• "The Torch Dragon flares where the sun does not reach [where? how?]" (Major 1993:203)

The Dazhao 大招 "Great Summons" section (10, tr. Hawkes 1985:234) uses the alternate name Zhuolong 逴龍 or 趠龍 "distant/quarreling dragon": "In the north are the Frozen Mountain, and the Torch Dragon, glaring red."

Huainanzi[edit]

The (2nd century BCE) Huainanzi "Philosophers of Huainan" contains a Zhuixing 墬形訓 "Treatise on Topography" chapter (4) that refers to Zhulong. This context mentions Xiaoming 宵明 "Night Bright" and Zhuguang 燭光 "Torch Gleam", who were daughters of the legendary Shun.

Lighting Darkness and Candle-Gleam are on an island in the Yellow River; they illumine an area of one thousand li. The Dragon Gate is in the depths of the Yellow River. … The Torch Dragon dwells north of Wild Goose Gate. He hides himself in Abandoned Wings Mountain and never sees the sun. This god has a human face and a dragon body, but no feet. (tr. Major 1993:196)

The commentary of Gao You 高誘 (ca. 168-212 CE, tr. Major 1993:163) explains, "Weiyu is the name of a mountain … in the shade of the northern limit, the sun cannot be seen." Mount Weiyu 委羽, notes Major, might mean "abandoned wings," "broken wings," "shed feathers," or something else.

Dongmingji[edit]

The Dongmingji 洞冥記 "Record of Penetrating the Mysteries", which describes ritual activities of Emperor Wu of Han (r. 141-87 BCE), is traditionally attributed to Guo Xian 郭憲 (fl. 25-57 CE) but probably dates (Smith 2008:368) from around the 6th century. Although this text does not mention Zhuyin or Zhulong, Wu's Daoist advisor Dongfang Shuo describes a mythical northern qinglong 青龍 "Azure Dragon" with a zhu 燭 "torch".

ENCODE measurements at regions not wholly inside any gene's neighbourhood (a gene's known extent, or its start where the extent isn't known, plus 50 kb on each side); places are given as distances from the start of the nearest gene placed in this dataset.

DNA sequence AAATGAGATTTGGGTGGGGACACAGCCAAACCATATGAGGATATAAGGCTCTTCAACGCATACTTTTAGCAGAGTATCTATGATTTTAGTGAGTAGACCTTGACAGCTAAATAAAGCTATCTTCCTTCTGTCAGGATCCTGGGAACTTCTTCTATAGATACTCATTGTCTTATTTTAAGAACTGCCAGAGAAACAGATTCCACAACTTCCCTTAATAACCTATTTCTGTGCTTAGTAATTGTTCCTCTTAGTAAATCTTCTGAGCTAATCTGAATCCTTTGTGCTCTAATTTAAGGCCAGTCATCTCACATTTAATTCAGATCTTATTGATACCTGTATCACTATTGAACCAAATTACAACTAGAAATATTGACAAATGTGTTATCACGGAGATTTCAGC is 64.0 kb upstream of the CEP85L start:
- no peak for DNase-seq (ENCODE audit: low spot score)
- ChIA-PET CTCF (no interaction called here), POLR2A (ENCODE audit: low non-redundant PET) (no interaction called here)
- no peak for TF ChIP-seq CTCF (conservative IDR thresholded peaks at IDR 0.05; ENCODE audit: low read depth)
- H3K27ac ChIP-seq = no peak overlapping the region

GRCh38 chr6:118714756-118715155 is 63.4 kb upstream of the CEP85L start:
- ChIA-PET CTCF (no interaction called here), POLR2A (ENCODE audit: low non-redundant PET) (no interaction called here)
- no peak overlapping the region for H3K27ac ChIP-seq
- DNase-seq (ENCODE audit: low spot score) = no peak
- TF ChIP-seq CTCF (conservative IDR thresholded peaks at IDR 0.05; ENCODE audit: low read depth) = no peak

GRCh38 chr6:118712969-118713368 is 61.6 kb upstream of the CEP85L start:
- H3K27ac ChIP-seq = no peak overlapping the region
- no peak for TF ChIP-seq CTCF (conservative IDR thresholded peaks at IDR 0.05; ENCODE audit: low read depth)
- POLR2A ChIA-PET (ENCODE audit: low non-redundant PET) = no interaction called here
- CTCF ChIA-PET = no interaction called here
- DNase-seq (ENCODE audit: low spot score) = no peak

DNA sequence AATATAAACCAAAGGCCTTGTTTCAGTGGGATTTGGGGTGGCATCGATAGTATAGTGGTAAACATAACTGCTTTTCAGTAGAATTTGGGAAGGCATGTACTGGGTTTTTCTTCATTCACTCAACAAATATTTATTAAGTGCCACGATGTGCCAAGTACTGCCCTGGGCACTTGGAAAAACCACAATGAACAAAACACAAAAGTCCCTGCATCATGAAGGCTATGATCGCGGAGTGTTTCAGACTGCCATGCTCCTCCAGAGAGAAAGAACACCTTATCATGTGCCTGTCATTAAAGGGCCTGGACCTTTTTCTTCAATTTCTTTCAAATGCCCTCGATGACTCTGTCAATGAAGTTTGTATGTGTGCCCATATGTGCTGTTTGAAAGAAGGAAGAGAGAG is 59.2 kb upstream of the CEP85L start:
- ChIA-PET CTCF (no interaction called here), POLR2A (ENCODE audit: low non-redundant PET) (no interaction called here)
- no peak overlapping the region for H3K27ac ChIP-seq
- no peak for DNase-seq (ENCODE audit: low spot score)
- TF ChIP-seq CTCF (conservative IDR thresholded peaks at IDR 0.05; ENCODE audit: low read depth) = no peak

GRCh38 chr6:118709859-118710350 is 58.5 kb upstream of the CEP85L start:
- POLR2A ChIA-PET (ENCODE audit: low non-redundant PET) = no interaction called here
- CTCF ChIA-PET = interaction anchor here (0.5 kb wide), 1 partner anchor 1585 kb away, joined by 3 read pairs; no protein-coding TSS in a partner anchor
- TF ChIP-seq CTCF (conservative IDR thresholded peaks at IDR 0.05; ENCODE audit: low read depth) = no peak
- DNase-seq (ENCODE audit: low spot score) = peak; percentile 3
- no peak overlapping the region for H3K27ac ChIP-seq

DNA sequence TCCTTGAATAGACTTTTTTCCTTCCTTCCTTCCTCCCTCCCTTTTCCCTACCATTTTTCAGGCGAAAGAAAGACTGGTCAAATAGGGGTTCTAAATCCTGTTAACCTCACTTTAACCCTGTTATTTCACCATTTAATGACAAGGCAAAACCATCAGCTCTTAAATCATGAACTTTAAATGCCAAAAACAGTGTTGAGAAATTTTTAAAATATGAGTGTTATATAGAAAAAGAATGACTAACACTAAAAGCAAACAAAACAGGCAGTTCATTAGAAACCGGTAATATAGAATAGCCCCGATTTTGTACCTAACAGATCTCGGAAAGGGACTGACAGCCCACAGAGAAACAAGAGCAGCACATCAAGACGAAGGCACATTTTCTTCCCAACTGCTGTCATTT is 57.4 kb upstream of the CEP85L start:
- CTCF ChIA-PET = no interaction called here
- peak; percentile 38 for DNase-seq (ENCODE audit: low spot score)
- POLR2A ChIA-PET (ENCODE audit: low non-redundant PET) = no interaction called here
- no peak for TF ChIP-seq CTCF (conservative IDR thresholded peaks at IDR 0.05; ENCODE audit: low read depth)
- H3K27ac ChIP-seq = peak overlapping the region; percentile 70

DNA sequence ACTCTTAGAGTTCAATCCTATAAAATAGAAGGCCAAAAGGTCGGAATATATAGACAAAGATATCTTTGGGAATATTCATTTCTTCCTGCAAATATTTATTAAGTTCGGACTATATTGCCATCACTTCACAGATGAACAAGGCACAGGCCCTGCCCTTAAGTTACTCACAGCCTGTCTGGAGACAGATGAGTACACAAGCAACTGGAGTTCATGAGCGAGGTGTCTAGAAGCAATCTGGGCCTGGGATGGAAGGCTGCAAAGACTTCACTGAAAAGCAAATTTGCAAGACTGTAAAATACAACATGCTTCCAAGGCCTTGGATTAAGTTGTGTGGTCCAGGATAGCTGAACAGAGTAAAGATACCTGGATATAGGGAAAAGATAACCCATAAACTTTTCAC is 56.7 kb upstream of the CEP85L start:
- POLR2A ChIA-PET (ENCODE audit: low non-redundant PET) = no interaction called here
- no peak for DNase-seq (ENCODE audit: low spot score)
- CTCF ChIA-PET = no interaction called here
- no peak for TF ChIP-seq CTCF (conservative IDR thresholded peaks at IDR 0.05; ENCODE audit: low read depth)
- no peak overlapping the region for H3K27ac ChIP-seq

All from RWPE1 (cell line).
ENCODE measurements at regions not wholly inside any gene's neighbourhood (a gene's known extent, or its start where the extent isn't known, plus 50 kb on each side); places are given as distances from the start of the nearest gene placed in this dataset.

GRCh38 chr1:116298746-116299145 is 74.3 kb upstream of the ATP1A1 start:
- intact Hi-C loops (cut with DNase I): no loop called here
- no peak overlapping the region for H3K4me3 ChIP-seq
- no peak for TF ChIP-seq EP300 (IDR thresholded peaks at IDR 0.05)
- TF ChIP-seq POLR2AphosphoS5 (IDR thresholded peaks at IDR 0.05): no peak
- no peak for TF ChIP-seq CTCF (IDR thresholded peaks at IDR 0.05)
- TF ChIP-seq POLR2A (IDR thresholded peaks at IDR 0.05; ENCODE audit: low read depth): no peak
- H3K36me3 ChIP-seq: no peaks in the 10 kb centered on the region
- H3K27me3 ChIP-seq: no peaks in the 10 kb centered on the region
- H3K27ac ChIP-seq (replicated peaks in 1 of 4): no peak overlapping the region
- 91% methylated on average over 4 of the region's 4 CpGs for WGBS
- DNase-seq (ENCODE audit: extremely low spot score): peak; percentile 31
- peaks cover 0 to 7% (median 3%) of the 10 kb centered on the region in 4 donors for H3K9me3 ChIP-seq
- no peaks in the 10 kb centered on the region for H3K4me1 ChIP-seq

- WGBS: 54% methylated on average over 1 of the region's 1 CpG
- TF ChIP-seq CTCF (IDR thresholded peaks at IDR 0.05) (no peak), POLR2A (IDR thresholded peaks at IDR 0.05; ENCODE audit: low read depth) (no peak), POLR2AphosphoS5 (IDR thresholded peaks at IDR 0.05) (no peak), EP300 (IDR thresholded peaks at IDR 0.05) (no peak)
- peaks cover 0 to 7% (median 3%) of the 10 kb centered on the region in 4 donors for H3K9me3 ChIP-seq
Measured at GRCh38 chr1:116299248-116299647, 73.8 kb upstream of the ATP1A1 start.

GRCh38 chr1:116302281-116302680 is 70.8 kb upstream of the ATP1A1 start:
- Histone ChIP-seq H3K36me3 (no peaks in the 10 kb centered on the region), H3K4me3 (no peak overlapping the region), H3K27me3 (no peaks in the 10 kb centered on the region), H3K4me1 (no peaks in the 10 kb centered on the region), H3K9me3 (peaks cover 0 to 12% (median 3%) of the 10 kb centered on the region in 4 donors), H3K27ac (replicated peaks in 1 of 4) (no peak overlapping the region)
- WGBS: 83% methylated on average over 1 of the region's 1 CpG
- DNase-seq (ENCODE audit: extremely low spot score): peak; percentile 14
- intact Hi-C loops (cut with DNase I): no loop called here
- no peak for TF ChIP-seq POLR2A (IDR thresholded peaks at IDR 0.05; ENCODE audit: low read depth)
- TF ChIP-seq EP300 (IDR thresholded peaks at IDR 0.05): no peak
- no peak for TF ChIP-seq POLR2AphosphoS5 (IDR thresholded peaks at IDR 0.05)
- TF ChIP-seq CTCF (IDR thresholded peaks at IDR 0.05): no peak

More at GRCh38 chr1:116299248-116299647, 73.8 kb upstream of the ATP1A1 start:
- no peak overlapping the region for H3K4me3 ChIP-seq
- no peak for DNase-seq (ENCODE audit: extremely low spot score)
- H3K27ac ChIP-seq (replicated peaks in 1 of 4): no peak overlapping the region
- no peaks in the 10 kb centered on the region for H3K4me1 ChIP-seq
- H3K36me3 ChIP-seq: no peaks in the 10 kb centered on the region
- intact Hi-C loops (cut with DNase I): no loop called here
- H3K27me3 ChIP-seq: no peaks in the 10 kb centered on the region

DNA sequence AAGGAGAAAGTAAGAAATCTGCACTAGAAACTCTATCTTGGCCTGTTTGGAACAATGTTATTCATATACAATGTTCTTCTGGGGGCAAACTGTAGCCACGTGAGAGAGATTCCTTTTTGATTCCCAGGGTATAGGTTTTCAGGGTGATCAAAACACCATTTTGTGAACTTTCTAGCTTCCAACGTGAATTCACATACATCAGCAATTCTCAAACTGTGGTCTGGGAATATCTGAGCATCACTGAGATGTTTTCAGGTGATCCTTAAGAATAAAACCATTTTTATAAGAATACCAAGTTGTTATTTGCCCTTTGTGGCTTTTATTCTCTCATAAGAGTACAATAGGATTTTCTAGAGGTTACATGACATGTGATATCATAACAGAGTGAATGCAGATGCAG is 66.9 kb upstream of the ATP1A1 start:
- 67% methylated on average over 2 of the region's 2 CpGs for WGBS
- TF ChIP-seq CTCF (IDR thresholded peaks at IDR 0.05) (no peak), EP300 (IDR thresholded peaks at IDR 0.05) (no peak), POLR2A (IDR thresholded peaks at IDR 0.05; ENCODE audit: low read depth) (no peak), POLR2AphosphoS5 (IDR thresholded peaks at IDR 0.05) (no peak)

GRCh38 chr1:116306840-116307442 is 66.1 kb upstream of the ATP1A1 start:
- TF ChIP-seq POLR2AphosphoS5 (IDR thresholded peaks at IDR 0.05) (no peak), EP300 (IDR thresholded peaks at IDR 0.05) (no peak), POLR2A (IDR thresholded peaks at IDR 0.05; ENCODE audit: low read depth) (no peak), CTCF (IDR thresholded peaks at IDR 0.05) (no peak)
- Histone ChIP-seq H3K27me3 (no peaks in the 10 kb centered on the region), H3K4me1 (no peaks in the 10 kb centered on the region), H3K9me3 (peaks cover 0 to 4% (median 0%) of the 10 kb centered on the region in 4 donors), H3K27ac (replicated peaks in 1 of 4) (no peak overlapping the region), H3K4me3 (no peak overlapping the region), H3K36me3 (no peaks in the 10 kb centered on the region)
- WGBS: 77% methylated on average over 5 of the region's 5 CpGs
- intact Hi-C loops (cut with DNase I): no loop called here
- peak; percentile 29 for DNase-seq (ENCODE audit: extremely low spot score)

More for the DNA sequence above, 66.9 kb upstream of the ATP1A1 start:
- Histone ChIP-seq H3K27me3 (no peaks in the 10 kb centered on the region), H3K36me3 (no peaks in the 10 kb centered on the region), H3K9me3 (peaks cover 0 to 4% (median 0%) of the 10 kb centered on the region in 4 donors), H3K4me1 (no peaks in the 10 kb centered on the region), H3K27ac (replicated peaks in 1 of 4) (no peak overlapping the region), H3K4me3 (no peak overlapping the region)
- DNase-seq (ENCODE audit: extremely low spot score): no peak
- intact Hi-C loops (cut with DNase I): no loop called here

… in the year 99 before our era the emperor Wu convoked a meeting of magicians and learned men, at which Tung Fang-soh spoke as follows: "I made a journey to the north pole, and came to a mountain planted with fire, which neither the sun, nor the moon ever illumines, but which is lighted to its uttermost bounds by a blue dragon by means of a torch which it holds in its jaws. I found in that mountain gardens, fields, and parks with ponds, all studded with strange trees and curious plants, and with shrubs which had luminiferous stalks, seeming at night to be lamps of gold. These stalks could be broken off and used as torches, in the light of which the spectres were visible. Ning-fung, the immortal had always eaten this plant, the consequence being that in the darkness of the night there beamed light out of his belly. It is called the herb which pierces darkness. (tr. Groot 1910 6:1167)

This namesake torch-like plant is called dongmingcao 洞冥草 "penetrating the mysteries herb".

Interpretations[edit]

Zhuyin 燭陰 or Zhulong 燭龍 was not the only serpent-bodied celestial deity in Chinese folklore, other examples include Pangu, Fuxi, and Nüwa.

The mythic Torch Dragon embodied sunlight. Carr (1990:155) cites a Chinese-language article by Kwang-chih Chang characterizing it with the Eastern Zhou "Transformation Thesis" that natural elements transform out of the bodily parts of mythical creatures.

Major (1993:203-4) describes the Torch Dragon as "well-known in early Chinese mythology" and suggests it is probably "a mythical interpretation of the aurora borealis."

References[edit]

  • Birrell, Anne, tr. 2000. The Classic of Mountains and Seas. Penguin.
  • Carr, Michael. 1990. "Chinese Dragon Names", Linguistics of the Tibeto-Burman Area 13.2:87-189.
  • Eberhard, Wolfram. 1968. The Local Cultures of South and East China. E. J. Brill.
  • Field, Stephen, tr. 1986. Tian Wen, A Chinese Book of Origins. New Directions.
  • Groot, J.J.M. de. 1910. The Religious System of China 6. E. J. Brill.
  • Hawkes, David, tr. 1985. The Songs of the South: An Anthology of Ancient Chinese Poems by Qu Yuan and Other Poets. Penguin.
  • Major, John S. 1993. Heaven and Earth in Early Han Thought: Chapters Three, Four, and Five of the Huainanzi. SUNY Press.
  • Smith, Thomas E. 2008. "Dongming ji 洞冥記 Records of Penetration into the Mysteries", in The Encyclopedia of Taoism, ed. Fabrizio Pregadio, Routledge, 367-368.
  • Visser, Marinus Willern de. 1913. The Dragon in China and Japan. J. Müller.

External links[edit]